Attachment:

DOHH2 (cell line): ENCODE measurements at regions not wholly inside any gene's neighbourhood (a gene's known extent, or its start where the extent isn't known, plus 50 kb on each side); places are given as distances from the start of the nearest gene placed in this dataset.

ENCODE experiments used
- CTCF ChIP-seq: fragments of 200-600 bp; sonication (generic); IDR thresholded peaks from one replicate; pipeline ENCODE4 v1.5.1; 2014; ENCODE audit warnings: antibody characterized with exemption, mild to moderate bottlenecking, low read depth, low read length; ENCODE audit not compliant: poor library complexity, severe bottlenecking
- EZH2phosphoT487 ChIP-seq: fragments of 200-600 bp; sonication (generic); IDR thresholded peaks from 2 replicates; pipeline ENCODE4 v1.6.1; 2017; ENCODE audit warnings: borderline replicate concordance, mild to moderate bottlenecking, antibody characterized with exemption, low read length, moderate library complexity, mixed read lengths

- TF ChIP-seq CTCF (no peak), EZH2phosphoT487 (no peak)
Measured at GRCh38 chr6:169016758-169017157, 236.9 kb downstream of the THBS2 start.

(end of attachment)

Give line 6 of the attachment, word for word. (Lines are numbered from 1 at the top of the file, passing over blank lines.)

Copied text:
Measured at GRCh38 chr6:169016758-169017157, 236.9 kb downstream of the THBS2 start.